Good morning. Here's what you need to know.
- Markets in Asia were mostly lower in overnight trading. The Japanese Nikkei retreated 1.3 percent and the Shanghai Composite tumbled 2.8 percent as property stocks once again met renewed selling pressure. Markets in Europe are mostly higher this morning, led by London and Italy, both up 0.9 percent. In the United States, futures point to a positive open.
- German retail sales rose 0.4 percent in February, above economists' estimates for a 0.6 percent decline, but less than the 3.0 percent gain posted in January. On a year-over-year basis, sales fell 2.2 percent, well below the 1.2 percent expansion predicted by economists and January's 2.5 percent year-over-year gain.
- The ranks of the unemployed in Germany increased by 13,000 in March. Economists had predicted that the number of unemployed persons would fall by 2,000 after an unchanged number in February. The unemployment rate was unchanged at 6.9 percent.
- Everyone expected bank runs in Cyprus today when banks opened their doors after a two-weeks long closure forced by contentious negotiations with the EU over how to bail out the banking system. The banks re-opened at 6 AM ET, though, and so far, there are no signs of a run on the banks. This is probably due to the restrictive capital controls enacted by Cyprus to counter a run – Cypriots are only allowed to withdraw a maximum of 300 euros per day for the next week. The haircut forced on uninsured depositors and a previous plan to levy a nationwide "tax" on all deposits has likely shattered confidence in the safety of Cypriot bank accounts.
- The European Central Bank released February data for deposit levels in banks around the euro area today, a data point of particular interest in the wake of the bailout deal in Cyprus, which forced a haircut on uninsured depositors. The data revealed that deposits fell 2.2 percent in Cyprus in February, ahead of the crisis that began in mid-March. Meanwhile, in Greece, deposit levels actually rose 2 percent, and deposits at Italian banks – those thought to be most at risk of contagion from Cyprus – rose 1.3 percent. The release of the March data next month will show the impact of the Cyprus crisis on deposit levels in other euro area countries.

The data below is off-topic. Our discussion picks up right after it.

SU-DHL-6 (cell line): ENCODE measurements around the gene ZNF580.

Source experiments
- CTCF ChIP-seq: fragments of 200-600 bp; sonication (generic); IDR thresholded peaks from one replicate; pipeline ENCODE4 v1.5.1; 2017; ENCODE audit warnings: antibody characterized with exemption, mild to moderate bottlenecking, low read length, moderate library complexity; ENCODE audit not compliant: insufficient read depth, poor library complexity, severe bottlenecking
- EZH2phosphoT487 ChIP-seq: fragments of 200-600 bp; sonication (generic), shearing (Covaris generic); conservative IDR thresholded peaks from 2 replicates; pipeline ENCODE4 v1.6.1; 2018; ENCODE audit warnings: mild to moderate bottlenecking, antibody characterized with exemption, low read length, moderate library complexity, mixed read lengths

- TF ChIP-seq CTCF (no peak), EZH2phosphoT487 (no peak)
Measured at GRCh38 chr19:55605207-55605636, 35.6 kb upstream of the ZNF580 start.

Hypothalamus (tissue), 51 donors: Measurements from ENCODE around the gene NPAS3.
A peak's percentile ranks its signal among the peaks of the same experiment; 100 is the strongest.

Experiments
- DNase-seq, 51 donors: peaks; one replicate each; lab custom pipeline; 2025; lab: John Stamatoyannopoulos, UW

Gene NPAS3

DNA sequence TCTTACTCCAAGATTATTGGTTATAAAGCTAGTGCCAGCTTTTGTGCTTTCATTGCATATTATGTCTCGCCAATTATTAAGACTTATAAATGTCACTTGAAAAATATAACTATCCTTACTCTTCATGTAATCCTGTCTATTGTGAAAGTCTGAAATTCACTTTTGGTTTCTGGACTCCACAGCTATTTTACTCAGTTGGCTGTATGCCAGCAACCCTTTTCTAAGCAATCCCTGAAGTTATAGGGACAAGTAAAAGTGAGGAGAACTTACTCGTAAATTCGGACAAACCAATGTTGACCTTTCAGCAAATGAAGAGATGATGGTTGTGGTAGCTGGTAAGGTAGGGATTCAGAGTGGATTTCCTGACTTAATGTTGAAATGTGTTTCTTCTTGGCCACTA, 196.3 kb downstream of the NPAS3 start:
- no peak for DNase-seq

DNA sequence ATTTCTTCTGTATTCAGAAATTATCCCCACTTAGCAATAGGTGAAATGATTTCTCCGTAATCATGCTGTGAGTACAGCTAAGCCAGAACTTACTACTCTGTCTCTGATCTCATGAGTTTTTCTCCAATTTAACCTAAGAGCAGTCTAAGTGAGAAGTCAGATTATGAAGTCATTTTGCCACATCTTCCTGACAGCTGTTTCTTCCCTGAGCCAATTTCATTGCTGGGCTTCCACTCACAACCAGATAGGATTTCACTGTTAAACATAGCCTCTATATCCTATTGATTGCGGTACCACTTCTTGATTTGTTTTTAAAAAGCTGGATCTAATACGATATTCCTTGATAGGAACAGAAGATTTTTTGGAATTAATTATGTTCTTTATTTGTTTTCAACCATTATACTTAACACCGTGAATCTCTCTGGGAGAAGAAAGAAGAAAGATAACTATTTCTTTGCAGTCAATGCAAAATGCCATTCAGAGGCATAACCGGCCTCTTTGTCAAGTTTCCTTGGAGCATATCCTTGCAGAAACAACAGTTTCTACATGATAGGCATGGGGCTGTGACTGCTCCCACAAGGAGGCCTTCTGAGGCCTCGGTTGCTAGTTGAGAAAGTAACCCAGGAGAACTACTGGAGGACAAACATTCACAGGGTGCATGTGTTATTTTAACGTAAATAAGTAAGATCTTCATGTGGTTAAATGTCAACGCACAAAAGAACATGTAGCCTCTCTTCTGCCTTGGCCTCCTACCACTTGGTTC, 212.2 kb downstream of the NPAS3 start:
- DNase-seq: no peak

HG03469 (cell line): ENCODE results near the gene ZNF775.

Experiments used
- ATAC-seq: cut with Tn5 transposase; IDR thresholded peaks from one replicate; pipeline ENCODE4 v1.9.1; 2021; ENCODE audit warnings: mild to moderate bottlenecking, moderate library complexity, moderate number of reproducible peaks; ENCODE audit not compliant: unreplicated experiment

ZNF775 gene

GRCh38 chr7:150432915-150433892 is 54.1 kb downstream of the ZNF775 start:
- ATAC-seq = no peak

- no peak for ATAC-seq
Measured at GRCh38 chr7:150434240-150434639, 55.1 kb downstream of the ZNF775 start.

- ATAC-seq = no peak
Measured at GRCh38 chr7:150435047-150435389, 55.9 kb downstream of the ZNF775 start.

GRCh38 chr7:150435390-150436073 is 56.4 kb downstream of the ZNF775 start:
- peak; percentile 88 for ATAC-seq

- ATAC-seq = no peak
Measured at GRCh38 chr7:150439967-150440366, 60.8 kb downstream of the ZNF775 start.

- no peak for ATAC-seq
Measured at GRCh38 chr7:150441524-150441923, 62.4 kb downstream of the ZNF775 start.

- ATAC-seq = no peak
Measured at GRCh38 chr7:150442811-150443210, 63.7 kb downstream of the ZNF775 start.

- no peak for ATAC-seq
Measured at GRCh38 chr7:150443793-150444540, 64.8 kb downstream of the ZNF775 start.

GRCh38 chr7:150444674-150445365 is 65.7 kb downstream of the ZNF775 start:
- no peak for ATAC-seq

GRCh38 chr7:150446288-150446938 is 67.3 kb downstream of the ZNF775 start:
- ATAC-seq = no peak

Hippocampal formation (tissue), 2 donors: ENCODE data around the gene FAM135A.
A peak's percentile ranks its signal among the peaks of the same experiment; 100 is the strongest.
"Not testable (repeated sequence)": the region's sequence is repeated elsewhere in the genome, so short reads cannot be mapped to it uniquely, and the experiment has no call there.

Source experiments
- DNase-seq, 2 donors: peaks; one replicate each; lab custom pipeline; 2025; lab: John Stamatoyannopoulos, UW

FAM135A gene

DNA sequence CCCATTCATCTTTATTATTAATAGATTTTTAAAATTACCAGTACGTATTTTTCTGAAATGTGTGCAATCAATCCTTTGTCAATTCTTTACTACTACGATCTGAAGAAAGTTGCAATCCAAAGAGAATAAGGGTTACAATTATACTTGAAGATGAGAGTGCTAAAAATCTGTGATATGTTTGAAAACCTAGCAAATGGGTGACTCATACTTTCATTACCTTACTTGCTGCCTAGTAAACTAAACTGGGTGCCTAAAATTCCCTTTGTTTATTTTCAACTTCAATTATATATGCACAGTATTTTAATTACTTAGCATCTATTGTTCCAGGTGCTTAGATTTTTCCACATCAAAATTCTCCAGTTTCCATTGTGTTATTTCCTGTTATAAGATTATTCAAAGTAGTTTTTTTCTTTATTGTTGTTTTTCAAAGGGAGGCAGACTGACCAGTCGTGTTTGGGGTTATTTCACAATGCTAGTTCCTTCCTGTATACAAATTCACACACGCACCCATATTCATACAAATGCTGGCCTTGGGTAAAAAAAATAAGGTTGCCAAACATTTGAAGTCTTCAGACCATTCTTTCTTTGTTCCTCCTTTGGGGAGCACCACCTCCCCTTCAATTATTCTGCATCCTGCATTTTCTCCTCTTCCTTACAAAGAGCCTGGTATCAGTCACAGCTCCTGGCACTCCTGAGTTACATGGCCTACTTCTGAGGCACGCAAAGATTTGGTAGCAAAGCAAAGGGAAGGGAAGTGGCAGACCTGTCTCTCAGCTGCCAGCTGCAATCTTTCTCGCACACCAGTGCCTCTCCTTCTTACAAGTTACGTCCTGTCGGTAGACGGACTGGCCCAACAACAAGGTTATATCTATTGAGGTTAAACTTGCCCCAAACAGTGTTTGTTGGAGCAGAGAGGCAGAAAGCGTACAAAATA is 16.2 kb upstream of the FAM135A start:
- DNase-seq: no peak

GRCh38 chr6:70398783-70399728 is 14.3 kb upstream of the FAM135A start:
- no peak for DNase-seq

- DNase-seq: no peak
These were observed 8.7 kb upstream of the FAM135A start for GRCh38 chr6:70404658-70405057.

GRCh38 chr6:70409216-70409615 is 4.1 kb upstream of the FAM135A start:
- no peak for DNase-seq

- Credit rating agency Standard & Poors is pushing to have 17 lawsuits filed against it by 17 different state attorneys general consolidated into a single, federal lawsuit. The firm has come under fire for putting high ratings on mortgage-backed securities that went bust and sent financial markets into a panic in 2008. If S&P is successful at consolidating the state lawsuits, it could streamline the damages that the rater ultimately has to pay out.
- U.S. GDP expanded 0.4 percent in the fourth quarter, above the government's February estimate of 0.1 percent growth but below economists' predictions for a 0.5 percent expansion. Personal consumption growth was 1.8 percent, below the 2.1 percent growth predicted.
- Initial jobless claims in the week ended March 23 were 357,000, up from 341,000 the week before and above economists' predictions of 340,000 claims. Continuing claims edged down to 3.050 million from 3.077 million in the previous week.
- At 9:45, the Chicago PMI March survey, which gives a glimpse into regional manufacturing conditions, is released. Economists expect the headline index to tick down to 56.5 from 56.8 last month, indicating a moderate but robust pace of expansion in the region (any reading over 50 on the index indicates growth). Follow the release LIVE >
- The final economic data release comes at 11:00 AM with the release of the Kansas City Fed's March manufacturing survey. Economists expect the index to rebound to -3 from last month's dismal -10 figure (any number below 0 on the index indicates contraction). Last month, the steep drop in manufacturing activity was blamed on the effects of federal spending cuts that formed the sequester. Follow all of the data LIVE on Business Insider >
- BONUS: Amanda Bynes was spotted in Times Square wearing a blue button-down shirt – on her head.
BI Intelligence, a new subscription research service from Business Insider, provides in-depth insight, data, and analysis of the mobile industry.
Access all reports, research updates, presentations, data and chart libraries plus much more with your free trial.
|Click here to start your subscription>>|
More From Business Insider